Warrior peoples might have made every man a soldier, but they had taken care to fight only on terms that avoided direct or sustained conflict with the enemy, admitted disengagement and retreat as permissible and reasonable responses to determined resistance, made no fetish of hopeless courage, and took careful material measure of the utility of violence. The Greeks had shown a bolder front; but, while inventing the institution of face-to-face battle, they had not pushed their ethic of warmaking to the point of demanding Clausewitzian overthrow as its necessary outcome. Their European descendants had limited the objects of their warmaking also, the Romans to that of consolidating but then chiefly assuring a defensible frontier for their civilisation — quintessentially the Chinese military philosophy also — while the Romans’ successors had fought, incessantly though they did, chiefly for enjoyment of rights within quite closely circumscribed territories. In a different form, battles for rights had also characterised the wars of states in the gunpowder age. Though their struggles had been exacerbated by the religious differences expressed in the Reformation, the Protestants had acted rather to challenge pre-existing rights than to throw down new ones. In none of these contests, moreover, had the combatants yielded to the delusion that the whole male population must be mobilised to prosecute the quarrel. Even had that been materially possible, which the labour-intensiveness of agriculture, to say nothing of fiscal incapacity, disallowed, no pre-1789 society considered soldiering a calling for any but the few. War was rightly seen as too brutal a business for any except those bred to it by social position or driven to enlist by lack of any social position whatsoever; mercenaries and regulars alike, poor, jobless, often criminally outcast, were judged fitted for war because peaceful life offered them nothing but equivalent hardship.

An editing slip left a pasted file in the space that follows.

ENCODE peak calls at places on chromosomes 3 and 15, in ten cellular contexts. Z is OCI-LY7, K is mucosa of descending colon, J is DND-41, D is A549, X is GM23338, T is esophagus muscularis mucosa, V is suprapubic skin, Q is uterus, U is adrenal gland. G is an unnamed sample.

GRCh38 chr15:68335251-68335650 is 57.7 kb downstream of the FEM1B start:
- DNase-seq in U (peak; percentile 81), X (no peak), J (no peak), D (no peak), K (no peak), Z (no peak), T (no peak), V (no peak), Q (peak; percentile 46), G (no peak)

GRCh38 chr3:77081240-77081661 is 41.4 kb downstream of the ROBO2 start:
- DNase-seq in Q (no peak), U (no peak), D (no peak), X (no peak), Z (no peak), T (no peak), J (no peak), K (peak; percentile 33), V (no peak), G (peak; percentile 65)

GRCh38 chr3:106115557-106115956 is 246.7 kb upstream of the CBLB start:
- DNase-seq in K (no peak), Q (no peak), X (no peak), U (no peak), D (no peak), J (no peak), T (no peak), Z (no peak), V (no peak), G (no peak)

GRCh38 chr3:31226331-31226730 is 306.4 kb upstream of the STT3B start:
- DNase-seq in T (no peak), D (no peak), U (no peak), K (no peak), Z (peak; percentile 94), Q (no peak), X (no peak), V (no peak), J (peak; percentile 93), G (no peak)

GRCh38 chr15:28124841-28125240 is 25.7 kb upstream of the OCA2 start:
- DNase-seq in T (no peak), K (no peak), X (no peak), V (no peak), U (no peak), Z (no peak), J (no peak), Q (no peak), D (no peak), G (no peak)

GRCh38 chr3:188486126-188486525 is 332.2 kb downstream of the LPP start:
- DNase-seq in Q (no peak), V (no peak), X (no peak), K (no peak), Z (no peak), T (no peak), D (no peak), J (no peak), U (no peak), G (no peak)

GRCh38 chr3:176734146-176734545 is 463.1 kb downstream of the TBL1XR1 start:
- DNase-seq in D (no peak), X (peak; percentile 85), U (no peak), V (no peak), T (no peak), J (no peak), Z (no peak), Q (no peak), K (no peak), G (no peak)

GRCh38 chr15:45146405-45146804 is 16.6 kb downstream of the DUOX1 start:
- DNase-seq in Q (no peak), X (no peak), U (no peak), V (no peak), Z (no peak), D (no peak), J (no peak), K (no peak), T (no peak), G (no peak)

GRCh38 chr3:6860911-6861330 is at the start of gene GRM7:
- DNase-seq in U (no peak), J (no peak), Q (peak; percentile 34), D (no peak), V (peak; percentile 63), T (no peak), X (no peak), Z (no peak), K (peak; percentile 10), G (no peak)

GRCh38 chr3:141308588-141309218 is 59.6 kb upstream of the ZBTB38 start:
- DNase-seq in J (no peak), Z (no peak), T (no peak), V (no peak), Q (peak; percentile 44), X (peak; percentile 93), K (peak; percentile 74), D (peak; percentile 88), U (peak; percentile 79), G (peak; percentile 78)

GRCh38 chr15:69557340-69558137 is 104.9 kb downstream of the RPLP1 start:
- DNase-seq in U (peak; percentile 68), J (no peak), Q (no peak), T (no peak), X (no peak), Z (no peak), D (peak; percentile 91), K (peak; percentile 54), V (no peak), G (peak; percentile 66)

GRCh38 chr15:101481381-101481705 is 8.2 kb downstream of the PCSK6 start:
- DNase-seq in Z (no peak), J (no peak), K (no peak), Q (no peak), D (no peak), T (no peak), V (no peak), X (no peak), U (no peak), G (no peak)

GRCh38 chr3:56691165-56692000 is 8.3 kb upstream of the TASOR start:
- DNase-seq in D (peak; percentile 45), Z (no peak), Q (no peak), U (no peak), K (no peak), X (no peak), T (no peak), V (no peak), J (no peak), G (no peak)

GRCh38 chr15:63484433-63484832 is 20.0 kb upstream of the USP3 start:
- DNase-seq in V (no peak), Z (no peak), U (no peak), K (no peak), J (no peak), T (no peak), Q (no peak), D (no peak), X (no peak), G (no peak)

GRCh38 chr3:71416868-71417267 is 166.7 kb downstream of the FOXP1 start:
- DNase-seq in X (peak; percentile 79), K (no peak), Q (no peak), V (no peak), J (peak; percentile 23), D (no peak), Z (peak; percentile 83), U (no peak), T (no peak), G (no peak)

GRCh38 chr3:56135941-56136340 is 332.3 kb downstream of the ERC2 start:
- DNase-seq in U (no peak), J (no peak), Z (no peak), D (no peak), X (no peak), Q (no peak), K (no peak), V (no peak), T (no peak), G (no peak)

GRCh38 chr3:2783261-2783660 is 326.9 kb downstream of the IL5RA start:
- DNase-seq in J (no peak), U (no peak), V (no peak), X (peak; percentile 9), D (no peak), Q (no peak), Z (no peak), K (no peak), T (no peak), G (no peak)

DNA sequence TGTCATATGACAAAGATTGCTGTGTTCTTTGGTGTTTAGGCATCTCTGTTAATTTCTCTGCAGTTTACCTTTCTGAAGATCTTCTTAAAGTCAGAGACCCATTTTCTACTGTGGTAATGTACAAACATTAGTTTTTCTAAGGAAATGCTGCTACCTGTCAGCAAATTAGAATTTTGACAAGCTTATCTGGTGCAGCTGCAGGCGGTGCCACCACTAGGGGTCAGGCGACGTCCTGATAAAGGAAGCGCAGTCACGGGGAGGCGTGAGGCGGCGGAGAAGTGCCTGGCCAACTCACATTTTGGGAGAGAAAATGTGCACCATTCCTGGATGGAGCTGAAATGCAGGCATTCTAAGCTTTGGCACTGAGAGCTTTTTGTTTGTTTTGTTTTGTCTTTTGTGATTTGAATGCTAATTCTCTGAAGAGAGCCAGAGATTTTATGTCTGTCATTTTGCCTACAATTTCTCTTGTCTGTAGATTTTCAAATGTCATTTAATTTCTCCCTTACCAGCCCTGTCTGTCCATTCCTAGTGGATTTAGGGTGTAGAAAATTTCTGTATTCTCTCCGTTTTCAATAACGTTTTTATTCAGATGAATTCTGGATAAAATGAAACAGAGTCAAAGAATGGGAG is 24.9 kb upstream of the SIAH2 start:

The exclusion of the industrious, the skilled, the learned and the modestly propertied from military service reflected a sensible appreciation of how war’s nature bore on human nature. Its harshnesses were not to be sustained by men of comfortable, regular and productive habits. In its frenzy to equalise, the French Revolution roughly set that perception aside, by seeking to confer on the majority what hitherto had been the privilege of a minority — the title to full legal freedom represented by the aristocrat’s warrior status. The Revolution was not wholly wrong to do so. Many respectable men whose fathers would have shrunk from military service proved to make excellent soldiers, in both the lower and higher ranks: Murat, most dashing of Napoleon’s marshals, had studied for the priesthood, Bessières had been a medical student, Brune a newspaper editor.53 It is true that seminarian and newspaper editor were also the respective backgrounds of Stalin and Mussolini, but they were men of savage temperament in a later age. In their time, Murat, Bessières and Brune passed for respectable bourgeois, and it merely chanced that their temperaments fitted them for the discipline and danger of military life. Even in Napoleon’s army they stood as exceptions. A hundred years later they would not have done so. The armies of the First World War were composed from bottom to very near the top by representatives of every station and calling in society, and many of those who were spared death or wounds served for two or three or even four years with uncomplaining fortitude. But 200 or 300 per cent casualties among the infantry, the passing of the level of 1,000,000 deaths, will suffice to shatter the spirit of a nation. By November 1918 France had lost 1,700,000 young men from a population of 40,000,000, Italy 600,000 from a population of 36,000,000, the British empire 1,000,000, of whom 700,000 were from the 50,000,000 people of the British Isles.